hurricanes

Kate Stein / WLRN

Former President Bill Clinton was in Miami Tuesday for a meeting on improving disaster response and resiliency in the Caribbean.

The event, organized by the Clinton Global Initiative and hosted by the University of Miami, aimed in part to introduce people working on hurricane recovery projects to potential funders. Those projects are helping Puerto Rico, the Virgin Islands, Antigua & Barbuda and Dominica build back stronger after last year’s devastating hurricane season.

Riane Roldan / WLRN

There's a buzzword among people who work on quality-of-life issues in South Florida: "Resilience."

It’s a concept we often apply to a person, someone who's able to cope with difficult circumstances. But more and more, the word is being used in the context of how communities respond to issues like traffic, hurricanes, affordable housing and rising seas.

Florida House of Representatives

State Rep. Kristin Jacobs says Florida must do more to address sea-level rise and other water-related issues as the state faces increasing threats from climate change.

Jacobs, a Democrat, is running for reelection after representing parts of Northwest Broward County in District 96 since 2014.

Kate Stein / WLRN

South Florida could see two feet or more of sea-level rise over the next 40 years. It’s alarming. 

 

And there’s growing concern that the risk of rising seas could sink South Florida’s economy before the water even gets here.

Lawmakers Poised To Approve Citrus Farmer Money

Jul 19, 2018

Gov. Rick Scott on Wednesday urged the Joint Legislative Budget Commission to approve $340 million in federal block grant funding to help the state’s hurricane-ravaged citrus industry. 

NASA

Thousands of scientists are working on research related to climate change and extreme weather.

Dr. Tim Hall is one of them. Dr. Hall is a Senior Research Scientist with NASA and adjunct professor at Columbia University. He has been studying weather patterns and their correlations to climate change. He says wind, flooding and rainfall can affect the intensity of a hurricane.

NASA scientists have begun to prove that hurricanes are getting worse. In the last year they have collected date on Hurricane Irma, Maria and Harvey.

Legal Hotline For Hurricane Victims To Close

Jun 11, 2018

Floridians who were affected by Hurricane Irma and need legal advice have until the end of the week to call a free hotline.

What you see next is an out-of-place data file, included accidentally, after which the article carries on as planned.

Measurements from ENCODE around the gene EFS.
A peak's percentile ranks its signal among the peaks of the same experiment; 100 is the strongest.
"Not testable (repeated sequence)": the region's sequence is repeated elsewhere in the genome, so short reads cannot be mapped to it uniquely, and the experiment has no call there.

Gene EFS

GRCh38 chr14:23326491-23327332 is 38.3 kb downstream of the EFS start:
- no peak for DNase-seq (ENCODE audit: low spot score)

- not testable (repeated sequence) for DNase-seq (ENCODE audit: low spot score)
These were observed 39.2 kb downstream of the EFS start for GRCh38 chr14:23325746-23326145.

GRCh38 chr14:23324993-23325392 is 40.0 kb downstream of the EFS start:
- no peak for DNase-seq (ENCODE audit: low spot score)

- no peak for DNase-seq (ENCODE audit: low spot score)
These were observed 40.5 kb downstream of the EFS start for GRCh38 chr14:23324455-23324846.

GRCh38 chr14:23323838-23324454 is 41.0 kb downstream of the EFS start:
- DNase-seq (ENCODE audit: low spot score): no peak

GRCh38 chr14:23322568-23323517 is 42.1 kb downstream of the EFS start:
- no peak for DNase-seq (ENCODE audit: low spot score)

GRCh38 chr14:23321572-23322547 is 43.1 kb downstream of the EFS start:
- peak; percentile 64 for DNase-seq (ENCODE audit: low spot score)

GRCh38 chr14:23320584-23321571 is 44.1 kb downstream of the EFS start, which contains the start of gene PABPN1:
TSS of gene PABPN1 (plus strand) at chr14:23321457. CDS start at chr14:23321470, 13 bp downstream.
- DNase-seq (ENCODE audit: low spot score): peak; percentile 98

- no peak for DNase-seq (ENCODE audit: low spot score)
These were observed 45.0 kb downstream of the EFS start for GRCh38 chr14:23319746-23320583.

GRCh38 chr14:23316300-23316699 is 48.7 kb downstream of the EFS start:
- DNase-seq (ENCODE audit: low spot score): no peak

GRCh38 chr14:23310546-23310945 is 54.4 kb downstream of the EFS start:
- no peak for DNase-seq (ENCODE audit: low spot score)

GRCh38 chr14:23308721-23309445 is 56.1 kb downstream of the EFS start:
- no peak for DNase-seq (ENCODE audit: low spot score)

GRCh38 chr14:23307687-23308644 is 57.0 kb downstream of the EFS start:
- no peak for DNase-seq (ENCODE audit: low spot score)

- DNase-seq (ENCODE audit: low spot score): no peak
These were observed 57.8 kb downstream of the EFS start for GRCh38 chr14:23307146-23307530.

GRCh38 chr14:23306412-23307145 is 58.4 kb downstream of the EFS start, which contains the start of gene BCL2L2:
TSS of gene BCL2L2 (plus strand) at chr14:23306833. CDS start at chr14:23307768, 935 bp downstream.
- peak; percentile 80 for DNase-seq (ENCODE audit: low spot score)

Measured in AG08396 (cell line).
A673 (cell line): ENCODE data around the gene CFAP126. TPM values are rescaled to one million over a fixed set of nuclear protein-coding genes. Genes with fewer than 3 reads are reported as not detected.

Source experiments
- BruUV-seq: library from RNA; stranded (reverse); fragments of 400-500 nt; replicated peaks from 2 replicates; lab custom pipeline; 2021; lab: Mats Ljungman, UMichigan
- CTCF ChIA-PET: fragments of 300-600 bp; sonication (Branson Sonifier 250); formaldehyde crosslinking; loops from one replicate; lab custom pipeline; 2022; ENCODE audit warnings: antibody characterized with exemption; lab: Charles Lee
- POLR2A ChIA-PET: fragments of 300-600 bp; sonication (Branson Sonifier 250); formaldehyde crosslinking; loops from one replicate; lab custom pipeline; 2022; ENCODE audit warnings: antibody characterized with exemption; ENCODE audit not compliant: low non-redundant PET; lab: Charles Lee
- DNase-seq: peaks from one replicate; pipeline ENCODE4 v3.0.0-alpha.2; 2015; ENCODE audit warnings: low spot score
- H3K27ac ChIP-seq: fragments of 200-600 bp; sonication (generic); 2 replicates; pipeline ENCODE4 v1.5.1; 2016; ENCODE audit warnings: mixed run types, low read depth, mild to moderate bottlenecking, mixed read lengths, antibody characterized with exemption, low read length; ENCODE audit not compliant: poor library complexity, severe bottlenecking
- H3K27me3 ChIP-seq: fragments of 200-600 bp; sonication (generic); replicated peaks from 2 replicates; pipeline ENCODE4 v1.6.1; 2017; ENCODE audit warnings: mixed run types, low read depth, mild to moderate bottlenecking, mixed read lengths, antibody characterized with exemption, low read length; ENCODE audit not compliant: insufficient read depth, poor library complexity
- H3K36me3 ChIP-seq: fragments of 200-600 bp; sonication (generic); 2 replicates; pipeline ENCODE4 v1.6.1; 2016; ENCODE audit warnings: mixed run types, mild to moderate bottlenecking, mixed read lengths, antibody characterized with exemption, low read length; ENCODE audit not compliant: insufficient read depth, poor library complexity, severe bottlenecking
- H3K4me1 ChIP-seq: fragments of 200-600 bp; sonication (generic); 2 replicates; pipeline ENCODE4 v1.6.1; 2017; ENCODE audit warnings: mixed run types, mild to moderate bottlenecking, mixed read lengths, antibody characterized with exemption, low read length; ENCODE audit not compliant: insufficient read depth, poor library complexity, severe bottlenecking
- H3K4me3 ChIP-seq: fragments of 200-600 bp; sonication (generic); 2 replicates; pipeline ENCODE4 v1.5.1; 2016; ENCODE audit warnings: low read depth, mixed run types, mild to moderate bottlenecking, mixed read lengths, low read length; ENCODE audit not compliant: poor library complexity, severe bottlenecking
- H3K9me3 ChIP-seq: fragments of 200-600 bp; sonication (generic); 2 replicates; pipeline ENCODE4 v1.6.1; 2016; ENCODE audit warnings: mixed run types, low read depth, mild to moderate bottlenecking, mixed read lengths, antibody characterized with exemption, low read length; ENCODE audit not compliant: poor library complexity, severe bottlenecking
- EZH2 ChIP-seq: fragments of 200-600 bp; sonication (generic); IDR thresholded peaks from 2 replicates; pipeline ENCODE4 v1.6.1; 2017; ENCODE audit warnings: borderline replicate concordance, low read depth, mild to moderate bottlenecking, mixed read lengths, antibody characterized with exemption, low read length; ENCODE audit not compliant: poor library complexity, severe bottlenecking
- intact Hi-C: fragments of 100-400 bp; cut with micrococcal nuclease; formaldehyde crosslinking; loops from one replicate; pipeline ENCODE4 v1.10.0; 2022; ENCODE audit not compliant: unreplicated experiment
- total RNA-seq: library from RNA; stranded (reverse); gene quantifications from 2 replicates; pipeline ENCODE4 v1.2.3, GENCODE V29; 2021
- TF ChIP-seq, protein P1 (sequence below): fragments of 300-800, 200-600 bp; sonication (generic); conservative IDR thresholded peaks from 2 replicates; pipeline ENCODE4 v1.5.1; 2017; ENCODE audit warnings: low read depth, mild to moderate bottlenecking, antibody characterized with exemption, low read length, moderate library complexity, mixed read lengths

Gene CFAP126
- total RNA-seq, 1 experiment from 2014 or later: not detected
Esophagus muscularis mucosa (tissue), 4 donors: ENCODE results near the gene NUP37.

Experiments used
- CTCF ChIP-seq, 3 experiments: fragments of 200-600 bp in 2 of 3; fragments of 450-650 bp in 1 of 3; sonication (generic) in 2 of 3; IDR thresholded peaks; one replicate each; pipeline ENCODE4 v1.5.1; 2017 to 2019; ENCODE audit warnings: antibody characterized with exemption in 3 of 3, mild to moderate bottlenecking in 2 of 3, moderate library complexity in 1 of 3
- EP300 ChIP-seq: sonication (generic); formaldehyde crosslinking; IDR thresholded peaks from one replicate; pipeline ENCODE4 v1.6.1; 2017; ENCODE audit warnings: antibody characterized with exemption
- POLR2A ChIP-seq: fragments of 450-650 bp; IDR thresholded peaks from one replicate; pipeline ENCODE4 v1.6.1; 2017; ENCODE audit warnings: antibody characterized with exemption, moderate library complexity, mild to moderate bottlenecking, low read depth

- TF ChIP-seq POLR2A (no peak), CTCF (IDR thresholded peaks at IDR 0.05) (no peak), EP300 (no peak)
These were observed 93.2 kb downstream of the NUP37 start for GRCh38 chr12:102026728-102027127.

NASA JOHNSON / FLICKR CREATIVE COMMONS

The U.S. Army Corps of Engineers announced Thursday it will begin releasing water Friday from Lake Okeechobee because of concerns over rising water levels.

While it's not unusual to discharge water during periods of heavy rain, it is unusual to start this early in the summer. 

"Historic rain across the region since the middle of May has caused the lake to rise more than a foot," said Col. Jason Kirk, Jacksonville District commander, in a press release. "We have to be prepared for additional water that could result from a tropical system."

Cammy Clark / Monroe County

With the Florida Keys being one of the hardest-hit areas during last year's hurricane season, Monroe County Emergency Management is now armed with a new alert system and website

New Alert! Monroe will send updates via text, call or email. Users sign up through the emergency management's new website, which focuses on preparedness, evacuation and recovery. 

National Hurricane Center / NOAA

The forecasters got Hurricane Irma mostly right. At least compared to the predictions of past storms. That’s one of the conclusions from a National Hurricane Center report on the big storm that hit Florida last September.

While images of destruction caused by last year's battery of hurricanes are still fresh in the minds of many Americans, including those living on Puerto Rico where after six months power is not fully restored, forecasters are cautioning the public to brace themselves for another busy hurricane season.

House Eyes Plan For Health Care During Hurricanes

Feb 16, 2018

During the next major storm, Florida may turn to university faculty and even students enrolled in health-care programs to help work with some of the state’s most vulnerable residents. 

Tim Padgett / WLRN.org

Last week the renowned Key West Literary Seminar held its 36th annual gathering – and the theme of this year’s four-day event was “Writers of the Caribbean.” Thanks to President Trump, it turned out the organizers could not have picked a timelier subject.

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